The coyote you may occasionally see trotting by on a quest for a rabbit or a vole has no idea it is the subject of so much controversy.
Here’s the question: Should coyote hunting contests be banned in Nevada?
Nevada Wildlife Commissioners recently spent four hours on the evenly-split debate, which included about 600 emails on the subject.
“It’s a really polarized issue,” said Nevada Wildlife Commission member David McNinch.
In the past few years New Mexico, Arizona, Colorado, Washington, Massachusetts and Vermont have all banned coyote killing contests. California banned them in 2014. In 2015 and again in 2016, the Nevada Wildlife Commission discussed banning the contests, but the issue was dropped each time. In 2019 the Nevada legislature considered a bill to ban the contests, but the bill was set aside.
On March 2 of this year, the Clark County Board of Commissioners unanimously passed a resolution recommending that the Nevada Division of Wildlife “take immediate action to ban all wildlife killing contests in the State of Nevada.”
On March 17, the Elko County Board of Commissioners unanimously passed a resolution saying that “Elko County supports the continuation of coyote hunting contests and asks the Nevada Wildlife Commission to reject the appeals to outlaw the hunts.”
In the past, the World Championship Coyote Calling Contest has rotated between Elko and locations in Arizona, Colorado and New Mexico. Now with coyote calling contests prohibited in those other three states, the invitation-only event may be held more regularly in Elko. Other coyote calling contests throughout the region may also move to Nevada.
“In Elko County, these coyote calling contests do have an economic value to the local economy. Gas, rooms, restaurants, and the like, do have a considerable economic impact,” Elko County Advisory Board to Manage Wildlife Chairman Jim Cooney told the Nevada Wildlife Commission.
In Nevada and generally across the West, coyotes are classified as unprotected, meaning there is no season and no license or permit is needed, and there is no limit on the number that can be killed.
A moral issue
McNinch has said he is not in favor of what he has called “wildlife killing contests” and he does not want Nevada to be known as the place which supports them.
“Whether we like it or not, even though the vast majority of sportsmen don’t participate in them, the negative connotations associated with killing contests reflect negatively on hunting and sportsmen and serve to erode public support and trust for them and consequently NDOW,” he said. “This is contrary to our mission.”
“What does a contest that enumerates the killing of an animal — whether we like that animal or not — say about our humanity and our relationship with wildlife we are tasked with managing and/or conserving?”
Some of the people who spoke against coyote killing contests during the March 20 public comment session said the science shows that contests do not actually have population control benefits, but the bottom line for many was a moral issue.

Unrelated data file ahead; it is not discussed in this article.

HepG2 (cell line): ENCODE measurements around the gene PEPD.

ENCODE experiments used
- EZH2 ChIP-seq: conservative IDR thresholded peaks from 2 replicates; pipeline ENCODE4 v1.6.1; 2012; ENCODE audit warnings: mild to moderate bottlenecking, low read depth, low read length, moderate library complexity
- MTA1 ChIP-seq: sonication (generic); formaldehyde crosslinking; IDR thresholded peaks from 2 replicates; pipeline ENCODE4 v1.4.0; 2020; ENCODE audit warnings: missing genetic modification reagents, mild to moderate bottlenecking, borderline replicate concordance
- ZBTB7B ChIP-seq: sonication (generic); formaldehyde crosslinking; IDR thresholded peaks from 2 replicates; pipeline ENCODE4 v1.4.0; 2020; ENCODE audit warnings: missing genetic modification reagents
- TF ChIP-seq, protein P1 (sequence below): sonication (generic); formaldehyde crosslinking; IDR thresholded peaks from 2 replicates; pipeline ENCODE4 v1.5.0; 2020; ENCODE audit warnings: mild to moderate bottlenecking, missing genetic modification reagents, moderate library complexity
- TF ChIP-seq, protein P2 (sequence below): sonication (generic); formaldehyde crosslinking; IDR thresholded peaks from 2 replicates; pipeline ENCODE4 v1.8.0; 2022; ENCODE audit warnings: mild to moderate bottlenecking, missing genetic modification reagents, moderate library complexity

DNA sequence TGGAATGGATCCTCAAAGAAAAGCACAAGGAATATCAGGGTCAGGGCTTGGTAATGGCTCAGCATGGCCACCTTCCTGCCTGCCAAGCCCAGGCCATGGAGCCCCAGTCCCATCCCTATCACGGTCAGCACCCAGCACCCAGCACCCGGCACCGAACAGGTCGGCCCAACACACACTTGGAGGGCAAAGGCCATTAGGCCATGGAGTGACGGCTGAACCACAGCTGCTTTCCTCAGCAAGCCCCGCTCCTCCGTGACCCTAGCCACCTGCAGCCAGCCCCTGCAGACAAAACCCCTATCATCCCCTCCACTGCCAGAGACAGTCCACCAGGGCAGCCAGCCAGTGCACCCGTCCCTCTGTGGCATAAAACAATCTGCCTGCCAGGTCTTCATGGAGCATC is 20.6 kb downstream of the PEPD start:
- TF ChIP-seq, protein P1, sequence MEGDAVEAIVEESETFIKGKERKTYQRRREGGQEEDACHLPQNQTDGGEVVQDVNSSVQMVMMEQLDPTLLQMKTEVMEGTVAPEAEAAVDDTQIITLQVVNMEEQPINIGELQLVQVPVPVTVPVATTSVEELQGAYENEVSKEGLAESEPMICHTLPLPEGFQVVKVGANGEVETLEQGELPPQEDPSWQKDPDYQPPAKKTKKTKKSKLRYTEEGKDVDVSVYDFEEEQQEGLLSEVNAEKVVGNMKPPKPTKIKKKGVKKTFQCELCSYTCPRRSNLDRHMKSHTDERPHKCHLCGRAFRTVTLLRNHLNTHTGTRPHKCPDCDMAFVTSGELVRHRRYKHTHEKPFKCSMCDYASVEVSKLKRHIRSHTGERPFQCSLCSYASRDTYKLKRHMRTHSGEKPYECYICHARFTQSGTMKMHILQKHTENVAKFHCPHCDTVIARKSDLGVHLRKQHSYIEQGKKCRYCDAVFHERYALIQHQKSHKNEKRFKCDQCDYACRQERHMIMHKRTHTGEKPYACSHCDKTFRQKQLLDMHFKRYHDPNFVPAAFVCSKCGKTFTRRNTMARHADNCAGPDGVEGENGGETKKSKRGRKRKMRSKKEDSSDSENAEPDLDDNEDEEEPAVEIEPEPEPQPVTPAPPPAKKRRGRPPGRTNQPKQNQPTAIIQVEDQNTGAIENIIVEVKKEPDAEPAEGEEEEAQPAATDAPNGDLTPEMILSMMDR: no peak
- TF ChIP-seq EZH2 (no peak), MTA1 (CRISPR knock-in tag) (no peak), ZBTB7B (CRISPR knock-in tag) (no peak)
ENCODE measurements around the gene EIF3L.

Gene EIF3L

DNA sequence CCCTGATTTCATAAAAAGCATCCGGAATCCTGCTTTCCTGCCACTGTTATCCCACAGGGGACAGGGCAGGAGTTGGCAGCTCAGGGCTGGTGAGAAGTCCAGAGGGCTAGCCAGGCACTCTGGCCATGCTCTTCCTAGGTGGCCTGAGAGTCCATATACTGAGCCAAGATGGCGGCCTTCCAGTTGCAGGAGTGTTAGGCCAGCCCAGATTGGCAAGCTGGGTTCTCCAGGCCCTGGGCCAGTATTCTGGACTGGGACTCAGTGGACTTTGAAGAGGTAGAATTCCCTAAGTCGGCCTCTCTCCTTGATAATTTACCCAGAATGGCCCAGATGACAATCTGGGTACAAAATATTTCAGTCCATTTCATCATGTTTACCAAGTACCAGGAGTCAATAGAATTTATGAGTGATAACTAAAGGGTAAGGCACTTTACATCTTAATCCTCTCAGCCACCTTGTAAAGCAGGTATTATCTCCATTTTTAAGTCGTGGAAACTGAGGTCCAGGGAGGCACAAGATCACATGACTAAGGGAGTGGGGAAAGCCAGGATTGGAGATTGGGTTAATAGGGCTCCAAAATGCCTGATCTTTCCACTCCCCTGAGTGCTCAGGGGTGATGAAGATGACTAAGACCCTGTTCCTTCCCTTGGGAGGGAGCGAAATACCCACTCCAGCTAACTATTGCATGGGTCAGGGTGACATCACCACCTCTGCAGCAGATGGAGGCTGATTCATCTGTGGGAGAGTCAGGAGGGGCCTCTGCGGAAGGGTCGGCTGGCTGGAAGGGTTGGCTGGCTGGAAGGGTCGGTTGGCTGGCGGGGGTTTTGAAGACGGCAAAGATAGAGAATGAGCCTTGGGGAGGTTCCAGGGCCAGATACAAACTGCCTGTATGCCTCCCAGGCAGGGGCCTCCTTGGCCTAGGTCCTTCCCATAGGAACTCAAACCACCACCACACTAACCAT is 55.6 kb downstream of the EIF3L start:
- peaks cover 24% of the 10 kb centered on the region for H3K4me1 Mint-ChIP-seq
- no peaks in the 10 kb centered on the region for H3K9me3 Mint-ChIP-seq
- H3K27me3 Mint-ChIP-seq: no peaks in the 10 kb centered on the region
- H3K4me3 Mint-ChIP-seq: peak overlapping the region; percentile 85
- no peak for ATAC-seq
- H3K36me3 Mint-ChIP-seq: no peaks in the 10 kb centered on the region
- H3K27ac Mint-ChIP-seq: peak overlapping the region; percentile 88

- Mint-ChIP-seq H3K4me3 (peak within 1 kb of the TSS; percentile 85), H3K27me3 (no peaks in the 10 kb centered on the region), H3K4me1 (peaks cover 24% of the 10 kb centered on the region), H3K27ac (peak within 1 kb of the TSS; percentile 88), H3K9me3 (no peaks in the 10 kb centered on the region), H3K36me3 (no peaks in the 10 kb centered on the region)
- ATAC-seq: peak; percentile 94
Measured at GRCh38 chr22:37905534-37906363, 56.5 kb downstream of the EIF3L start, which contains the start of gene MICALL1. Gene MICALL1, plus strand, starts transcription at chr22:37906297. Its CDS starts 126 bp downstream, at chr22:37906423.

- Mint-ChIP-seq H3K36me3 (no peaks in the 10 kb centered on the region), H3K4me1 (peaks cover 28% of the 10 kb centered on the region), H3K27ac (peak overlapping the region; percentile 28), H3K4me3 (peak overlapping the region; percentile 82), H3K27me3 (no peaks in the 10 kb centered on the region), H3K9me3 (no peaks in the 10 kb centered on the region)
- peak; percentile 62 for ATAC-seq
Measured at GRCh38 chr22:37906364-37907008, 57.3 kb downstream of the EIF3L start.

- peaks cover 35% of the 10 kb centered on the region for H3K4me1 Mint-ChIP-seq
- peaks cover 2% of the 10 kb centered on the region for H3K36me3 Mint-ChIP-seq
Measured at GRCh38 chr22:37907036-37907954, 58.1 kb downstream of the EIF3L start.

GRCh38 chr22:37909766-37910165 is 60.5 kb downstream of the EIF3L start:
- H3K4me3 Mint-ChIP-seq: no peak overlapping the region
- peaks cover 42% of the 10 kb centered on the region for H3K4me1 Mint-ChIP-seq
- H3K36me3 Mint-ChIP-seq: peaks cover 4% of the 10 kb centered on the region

“I think for a lot of people, the whole idea of the mental image of bodies upon bodies in the back of a truck is distasteful,” said Wildlife Commission member Kerstan Hubbs.
“Not only are these contests horrific, unethical and disrespectful, but they paint traditional hunters in a very, very negative way that I think will overall hurt the hunting community,” said Cheyanne Neuffer of Reno.
“I believe that the only reason there is not more public outrage around these events, is that people do not even realize they’re happening,” said Janice Medema of Henderson. “Over the years I have followed some of these events on social media and seen the horrific posts that these people post publicly, and I would encourage all of you to check that out.”
McNinch said he would want any prohibitions to focus narrowly on events like the coyote killing contests. There would be no prohibitions on calling or hunting coyotes, on gathering in groups to hunt coyotes, on killing coyotes to protect livestock or for conservation or disease prevention, and there would be no prohibitions on events like big buck contests or fishing derbies.
A clash of cultures
At an Elko County Commission meeting three days earlier, commissioners said the disagreements which people have over hunting issues is a clash between cultures. Commissioner Rex Steninger commented on a letter that Spring Creek resident Rich Sandoz wrote about his thoughts on the Wildlife Commission being bombarded with comments on bear hunting and trapping issues.
“He explained it as, the dispute between hunters and those wanting to protect all wildlife comes down to a difference in cultures. We have two distinctly different cultures, and neither understands the logic of the other. But that should be OK. We should be able to accept and live with different cultures.
“But the animal rights side is unwilling to tolerate the culture of the hunters. And Mr. Sandoz continued in his letter, ‘Nothing can generate such tragic human consequences as to judge one culture by the arbitrary standards of another. … Its name is cultural bigotry.’ And that really hit home for me. It is bigotry.